When it comes to data breaches, the words 'payment processor' set off an extra-special alarm

By | April 02, 2012

Posted in: Network Security Trends

The Global Payments credit card breach is high profile not so much for how many card numbers were stolen — a mere 1.5 million at most according to GPN  — but because the company is a payment processor, sitting in the middle of the transaction chain and on top of millions of records. Three years after the gigantic (130 million records) Heartland breach, we expect processors to run the tightest of ships. Both companies were PCI compliant. Both got burned. We are always told, “compliance doesn’t equal security.” The proof is in the pudding.

For this, perhaps more than most cases, we are just dying to know what went wrong. Were one or more of the PCI requirements enforced in the instant, when the QSA was doing his audit, but not on a continuous basis? We hear lots of stories of companies that perform fire drills to comply, then loosen their belts a notch and relax their guard. Was the letter of PCI observed but not the purpose, so that the attackers were able to penetrate a fully compliant network?

The message that’s drummed home time and again is develop the corporate security program around risk. So a reasonable progression is: business risk assessment -> security policy -> security controls. Map the controls against your sundry compliance requirements and do a gap analysis to see if any regulation-specific controls are missing and not covered by some sort of acceptable compensating controls.

This not a Global Payments bashing. Bad things happen to good companies. Having been breached, they discovered the problem on their own, in a very short time as these things go. Data breaches typically go undiscovered for months, sometimes years, usually by an external third party. Nor are they particularly at fault because they had not yet made the breach public when the story broke late last week. Companies that disclose and notify victims too quickly, before they have made a full assessment, typically suffer financially, according to the Ponemon Institute Cost of Data Breach Study, paying $33 more per record than companies that wait and don’t waste money notifying people whose records were not actually exposed. More time also allows investigators to operate under the radar before the intrusion becomes public. Meanwhile, of course, people are being victimized by credit card fraud, so the scales tip the balance in favor of prompt, albeit not precipitous disclosure.

That all being said, the fact remains that a lot of restricted data that should be encrypted, with access restricted to those humans and applications need it in the clear to conduct business operations, was stolen. Outside agents penetrated Global Payments’ network and accessed data that was either in plain text when it was supposed to be encrypted, or gained the privilege level that allowed them to decrypt.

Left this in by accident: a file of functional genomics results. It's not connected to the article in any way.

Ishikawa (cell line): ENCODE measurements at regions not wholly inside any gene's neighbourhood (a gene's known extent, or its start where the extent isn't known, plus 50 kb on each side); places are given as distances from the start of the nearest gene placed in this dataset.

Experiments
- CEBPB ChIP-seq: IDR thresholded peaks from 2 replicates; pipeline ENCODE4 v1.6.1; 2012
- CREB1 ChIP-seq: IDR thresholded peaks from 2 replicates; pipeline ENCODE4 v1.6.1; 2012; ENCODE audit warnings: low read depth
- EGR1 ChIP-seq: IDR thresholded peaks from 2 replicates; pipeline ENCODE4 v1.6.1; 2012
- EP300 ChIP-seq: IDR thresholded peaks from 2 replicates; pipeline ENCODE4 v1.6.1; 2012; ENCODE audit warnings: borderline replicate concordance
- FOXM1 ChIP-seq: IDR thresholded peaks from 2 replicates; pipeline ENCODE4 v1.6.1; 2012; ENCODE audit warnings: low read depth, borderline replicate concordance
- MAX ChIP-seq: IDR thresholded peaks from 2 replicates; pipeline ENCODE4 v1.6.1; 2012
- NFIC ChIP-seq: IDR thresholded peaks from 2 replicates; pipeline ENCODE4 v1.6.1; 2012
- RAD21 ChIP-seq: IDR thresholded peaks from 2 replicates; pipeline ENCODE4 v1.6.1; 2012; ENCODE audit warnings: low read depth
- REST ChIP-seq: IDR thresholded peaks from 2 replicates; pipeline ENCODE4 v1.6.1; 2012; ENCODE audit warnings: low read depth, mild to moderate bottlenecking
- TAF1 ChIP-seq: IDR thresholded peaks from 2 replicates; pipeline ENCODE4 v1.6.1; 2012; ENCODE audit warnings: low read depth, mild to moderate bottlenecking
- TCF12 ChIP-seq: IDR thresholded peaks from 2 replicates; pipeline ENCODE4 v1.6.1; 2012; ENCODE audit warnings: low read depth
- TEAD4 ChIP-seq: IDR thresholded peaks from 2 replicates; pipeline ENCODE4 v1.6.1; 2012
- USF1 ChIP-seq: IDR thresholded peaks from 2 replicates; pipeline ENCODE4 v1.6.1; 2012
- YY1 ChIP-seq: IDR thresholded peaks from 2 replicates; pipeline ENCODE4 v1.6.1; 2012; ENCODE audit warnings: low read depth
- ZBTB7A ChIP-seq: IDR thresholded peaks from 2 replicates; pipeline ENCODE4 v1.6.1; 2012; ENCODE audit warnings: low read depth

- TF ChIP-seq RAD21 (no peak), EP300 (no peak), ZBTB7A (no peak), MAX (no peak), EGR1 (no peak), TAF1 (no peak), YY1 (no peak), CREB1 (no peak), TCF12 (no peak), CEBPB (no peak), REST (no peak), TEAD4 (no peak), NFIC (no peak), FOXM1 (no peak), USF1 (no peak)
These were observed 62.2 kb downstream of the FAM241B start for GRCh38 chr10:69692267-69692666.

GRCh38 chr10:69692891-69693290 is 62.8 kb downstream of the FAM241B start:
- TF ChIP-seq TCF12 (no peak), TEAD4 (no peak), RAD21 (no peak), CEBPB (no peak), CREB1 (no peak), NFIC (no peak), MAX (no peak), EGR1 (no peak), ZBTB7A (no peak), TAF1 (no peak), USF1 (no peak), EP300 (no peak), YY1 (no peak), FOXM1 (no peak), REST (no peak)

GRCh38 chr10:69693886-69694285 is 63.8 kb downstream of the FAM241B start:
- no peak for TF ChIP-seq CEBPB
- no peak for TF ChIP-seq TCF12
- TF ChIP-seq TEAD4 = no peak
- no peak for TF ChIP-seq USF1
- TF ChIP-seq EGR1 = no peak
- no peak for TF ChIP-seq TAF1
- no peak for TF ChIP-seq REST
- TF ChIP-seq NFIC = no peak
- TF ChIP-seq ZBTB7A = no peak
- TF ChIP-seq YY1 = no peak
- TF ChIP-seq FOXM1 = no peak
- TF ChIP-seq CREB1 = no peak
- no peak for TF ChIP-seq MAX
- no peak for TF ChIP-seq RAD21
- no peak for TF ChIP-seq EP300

Rather than speculate, let’s review some critical areas that can leave credit card data at unnecessary risk:

Privileged users and applications. Excess privilege is a common problem. Organizations often allow shared administrative credentials and/or give admins far wider access to applications and data than they need. For example, a database administrator does not need and should not be able to read, copy or modify the data itself. Default passwords are commonly embedded in legacy applications that have access to sensitive data. The more general the access to data, the easier for criminals to compromise an account that lets them in.

Unauthorized data copies. Data is sometimes duplicated in file shares, spreadsheets etc., when it should be restricted to authorized databases and secure backups. My personal favorite case was years back when bundles of the Boston Globe went out wrapped in printouts of subscriber credit card numbers.

Authentication. Gartner analyst Avivah Litan reported that the attackers may have gained access to a privileged account by cracking knowledge-based authentication — challenge question type of thing (mother’s maiden name, favorite team, pet’s name etc.). That’s pretty lightweight authentication even for end users, much less high-privilege admins. Authentication strength should be commensurate with the level of privilege and the type of data accessed.

Global Payments and other companies can use this as an opportunity to review and strengthen their security programs. And while it’s unlikely we’ll know the details of what happened, but there are surely lessons to be learned from which other organizations can profit, so we would hope at some point Global will be in a position to share what they can, holding back only what is necessary for security and not simply to save face.
 

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